Do you want to debate which dam management alternative provides for environmental justice? Take a good look at the quality of the environment and recreational opportunities that came about along the Milwaukee River since the North Ave. dam was removed in 1997 just a few miles downstream. The demographics of neighborhood adjoin that 2 mile reach of river are similar to those around Estabrook Park.

    Lastly, the MRPA and Supv. Lipscomb argue that the dam was constructed to restore the historical “natural lake” that existed in Lincoln and Estabrook Park before channelization of the river and removal of the natural rock escarpment that existed there, and also to alleviate flood damage. The dam did not restore the natural “river” that existed. The dam created an artificial man-made impoundment that is from 0.5 to 2 feet deeper; 1-mile longer; up to 350 ft wider and 38 acres larger (equal to 50 football fields than the “natural river” that existed historically. The dam did not restore anything. It destroyed a meandering river with riverine fish and wildlife habitat, and hundreds of acres of wetlands. An engineering study concluded that the dam does not abate flooding; it INCREASES it and the liability to the County for its operation.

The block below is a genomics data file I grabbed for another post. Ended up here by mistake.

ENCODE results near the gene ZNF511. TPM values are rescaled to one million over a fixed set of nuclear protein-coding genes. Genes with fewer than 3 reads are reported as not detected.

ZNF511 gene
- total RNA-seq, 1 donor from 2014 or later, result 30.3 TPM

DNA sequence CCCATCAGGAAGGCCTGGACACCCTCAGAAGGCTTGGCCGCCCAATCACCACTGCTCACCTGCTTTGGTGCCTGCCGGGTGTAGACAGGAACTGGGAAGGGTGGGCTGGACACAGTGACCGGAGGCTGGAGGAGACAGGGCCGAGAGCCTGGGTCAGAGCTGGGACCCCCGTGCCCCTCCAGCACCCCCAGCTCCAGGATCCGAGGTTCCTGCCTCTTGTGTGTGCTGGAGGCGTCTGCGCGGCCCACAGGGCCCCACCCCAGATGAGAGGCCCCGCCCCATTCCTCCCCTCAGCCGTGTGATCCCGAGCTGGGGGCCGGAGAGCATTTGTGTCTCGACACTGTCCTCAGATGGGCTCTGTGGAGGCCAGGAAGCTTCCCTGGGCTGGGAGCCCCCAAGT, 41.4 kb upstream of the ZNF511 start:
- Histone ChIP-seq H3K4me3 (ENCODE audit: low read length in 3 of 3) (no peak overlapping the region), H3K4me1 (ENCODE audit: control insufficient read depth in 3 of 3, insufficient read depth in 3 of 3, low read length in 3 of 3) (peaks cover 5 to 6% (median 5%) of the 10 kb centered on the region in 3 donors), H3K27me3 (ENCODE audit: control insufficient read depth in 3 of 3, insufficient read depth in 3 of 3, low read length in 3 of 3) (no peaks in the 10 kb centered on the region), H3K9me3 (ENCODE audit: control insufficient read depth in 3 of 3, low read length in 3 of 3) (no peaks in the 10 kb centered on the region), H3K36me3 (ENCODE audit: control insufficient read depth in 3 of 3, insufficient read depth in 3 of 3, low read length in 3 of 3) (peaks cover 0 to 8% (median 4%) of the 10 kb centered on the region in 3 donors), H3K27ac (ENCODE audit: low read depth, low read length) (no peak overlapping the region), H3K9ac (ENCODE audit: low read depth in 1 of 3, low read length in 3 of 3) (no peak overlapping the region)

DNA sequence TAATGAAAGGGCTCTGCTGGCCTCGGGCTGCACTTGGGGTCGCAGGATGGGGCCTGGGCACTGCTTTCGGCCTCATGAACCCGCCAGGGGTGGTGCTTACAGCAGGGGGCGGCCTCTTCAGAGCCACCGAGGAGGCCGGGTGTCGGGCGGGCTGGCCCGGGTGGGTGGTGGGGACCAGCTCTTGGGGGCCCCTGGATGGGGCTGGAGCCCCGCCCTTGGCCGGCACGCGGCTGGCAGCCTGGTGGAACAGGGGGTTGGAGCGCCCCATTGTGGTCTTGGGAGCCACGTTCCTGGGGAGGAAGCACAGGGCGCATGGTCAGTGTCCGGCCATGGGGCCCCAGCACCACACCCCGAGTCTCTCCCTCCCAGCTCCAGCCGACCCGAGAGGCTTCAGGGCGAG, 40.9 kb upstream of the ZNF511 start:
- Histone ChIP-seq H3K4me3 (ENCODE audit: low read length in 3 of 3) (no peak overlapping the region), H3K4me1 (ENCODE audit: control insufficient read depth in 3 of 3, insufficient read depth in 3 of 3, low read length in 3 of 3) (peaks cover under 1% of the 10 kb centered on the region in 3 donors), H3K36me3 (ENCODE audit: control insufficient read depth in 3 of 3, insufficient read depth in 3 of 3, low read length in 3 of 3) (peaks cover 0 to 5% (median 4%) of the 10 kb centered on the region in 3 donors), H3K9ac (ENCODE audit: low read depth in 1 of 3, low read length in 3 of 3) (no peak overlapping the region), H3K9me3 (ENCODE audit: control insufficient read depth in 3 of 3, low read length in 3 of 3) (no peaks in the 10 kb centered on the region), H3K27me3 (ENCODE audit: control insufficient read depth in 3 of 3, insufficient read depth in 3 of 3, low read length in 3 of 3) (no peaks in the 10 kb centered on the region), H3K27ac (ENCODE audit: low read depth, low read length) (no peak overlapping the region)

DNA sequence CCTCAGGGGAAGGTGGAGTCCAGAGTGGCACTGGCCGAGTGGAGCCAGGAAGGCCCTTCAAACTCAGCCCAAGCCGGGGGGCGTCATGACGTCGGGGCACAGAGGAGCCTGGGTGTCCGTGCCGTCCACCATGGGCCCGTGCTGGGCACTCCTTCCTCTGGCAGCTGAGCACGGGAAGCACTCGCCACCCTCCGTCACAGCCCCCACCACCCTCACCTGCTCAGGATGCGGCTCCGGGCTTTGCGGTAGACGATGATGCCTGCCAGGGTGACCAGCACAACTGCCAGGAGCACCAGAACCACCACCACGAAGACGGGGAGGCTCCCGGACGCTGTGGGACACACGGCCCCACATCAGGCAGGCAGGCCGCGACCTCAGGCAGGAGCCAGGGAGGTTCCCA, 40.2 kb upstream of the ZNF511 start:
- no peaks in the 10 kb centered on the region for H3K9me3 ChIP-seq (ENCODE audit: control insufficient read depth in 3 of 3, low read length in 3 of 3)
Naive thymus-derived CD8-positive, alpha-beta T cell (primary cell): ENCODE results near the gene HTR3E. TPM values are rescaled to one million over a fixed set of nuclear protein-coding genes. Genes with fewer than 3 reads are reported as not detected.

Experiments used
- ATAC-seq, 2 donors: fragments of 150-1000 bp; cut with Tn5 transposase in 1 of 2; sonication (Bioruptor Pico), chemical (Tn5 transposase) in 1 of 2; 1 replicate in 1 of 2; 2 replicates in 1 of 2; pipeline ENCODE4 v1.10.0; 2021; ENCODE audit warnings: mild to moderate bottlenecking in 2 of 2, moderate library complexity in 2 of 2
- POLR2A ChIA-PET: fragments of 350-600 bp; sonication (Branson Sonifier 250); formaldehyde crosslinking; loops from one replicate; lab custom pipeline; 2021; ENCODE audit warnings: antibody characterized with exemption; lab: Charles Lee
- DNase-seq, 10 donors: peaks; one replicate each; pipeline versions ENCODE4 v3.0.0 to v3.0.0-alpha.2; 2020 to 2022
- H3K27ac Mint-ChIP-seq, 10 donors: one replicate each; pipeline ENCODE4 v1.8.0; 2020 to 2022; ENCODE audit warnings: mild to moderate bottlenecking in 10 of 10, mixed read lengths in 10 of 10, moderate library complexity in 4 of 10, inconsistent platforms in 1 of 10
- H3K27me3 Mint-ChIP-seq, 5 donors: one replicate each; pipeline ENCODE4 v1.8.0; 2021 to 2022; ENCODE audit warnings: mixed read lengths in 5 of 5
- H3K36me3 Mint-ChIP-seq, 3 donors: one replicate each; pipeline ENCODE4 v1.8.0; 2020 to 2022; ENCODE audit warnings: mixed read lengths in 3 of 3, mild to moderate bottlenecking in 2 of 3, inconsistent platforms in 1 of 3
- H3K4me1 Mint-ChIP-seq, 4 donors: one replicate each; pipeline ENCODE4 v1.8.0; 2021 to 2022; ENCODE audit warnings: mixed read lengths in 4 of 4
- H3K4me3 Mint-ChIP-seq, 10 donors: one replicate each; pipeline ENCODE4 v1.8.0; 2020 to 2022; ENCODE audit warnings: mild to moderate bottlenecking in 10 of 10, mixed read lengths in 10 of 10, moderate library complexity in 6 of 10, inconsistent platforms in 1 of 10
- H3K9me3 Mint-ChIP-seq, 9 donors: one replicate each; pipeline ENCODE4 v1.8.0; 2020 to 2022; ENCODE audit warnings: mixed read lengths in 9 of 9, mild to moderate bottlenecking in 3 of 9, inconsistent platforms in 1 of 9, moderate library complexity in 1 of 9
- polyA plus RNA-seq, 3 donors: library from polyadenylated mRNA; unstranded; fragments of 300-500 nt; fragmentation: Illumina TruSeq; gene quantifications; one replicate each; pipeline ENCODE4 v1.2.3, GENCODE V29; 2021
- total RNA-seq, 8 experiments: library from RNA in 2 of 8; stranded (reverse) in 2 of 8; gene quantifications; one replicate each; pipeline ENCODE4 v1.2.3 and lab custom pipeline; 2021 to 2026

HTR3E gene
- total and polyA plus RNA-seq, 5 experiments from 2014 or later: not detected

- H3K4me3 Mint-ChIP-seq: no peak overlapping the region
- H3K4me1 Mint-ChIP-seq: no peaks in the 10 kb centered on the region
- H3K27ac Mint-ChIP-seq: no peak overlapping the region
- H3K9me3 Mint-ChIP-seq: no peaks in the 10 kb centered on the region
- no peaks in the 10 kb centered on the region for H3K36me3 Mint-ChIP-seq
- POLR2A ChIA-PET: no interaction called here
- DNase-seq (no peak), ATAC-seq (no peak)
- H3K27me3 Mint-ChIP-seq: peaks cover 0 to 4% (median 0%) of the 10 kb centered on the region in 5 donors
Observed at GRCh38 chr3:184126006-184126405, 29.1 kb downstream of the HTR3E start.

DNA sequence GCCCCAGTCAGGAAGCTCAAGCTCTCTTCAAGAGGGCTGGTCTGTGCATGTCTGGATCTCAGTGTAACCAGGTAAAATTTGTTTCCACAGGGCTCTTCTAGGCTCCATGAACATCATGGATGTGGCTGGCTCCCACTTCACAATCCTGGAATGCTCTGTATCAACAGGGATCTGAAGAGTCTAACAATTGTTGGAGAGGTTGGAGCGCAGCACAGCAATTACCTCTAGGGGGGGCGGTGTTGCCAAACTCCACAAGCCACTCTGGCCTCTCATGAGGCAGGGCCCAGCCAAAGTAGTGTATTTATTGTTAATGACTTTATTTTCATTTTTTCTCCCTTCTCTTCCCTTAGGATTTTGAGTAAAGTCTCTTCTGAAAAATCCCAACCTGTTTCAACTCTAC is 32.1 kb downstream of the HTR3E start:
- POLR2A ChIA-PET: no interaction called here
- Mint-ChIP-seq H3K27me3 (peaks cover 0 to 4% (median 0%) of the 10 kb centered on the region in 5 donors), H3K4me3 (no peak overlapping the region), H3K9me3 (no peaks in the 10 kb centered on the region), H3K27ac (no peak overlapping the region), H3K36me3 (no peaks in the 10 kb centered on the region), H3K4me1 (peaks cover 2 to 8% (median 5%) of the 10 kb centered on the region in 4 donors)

Back in February there was an OpEd piece in Urban Milwaukee that responded to the MRPA and their consultant’s OpEd arguments that repair of the Estabrook Dam was best for the County and its residents. I’m still waiting to review the response from the MRPA, point by point. In case you care to do so, here is the link.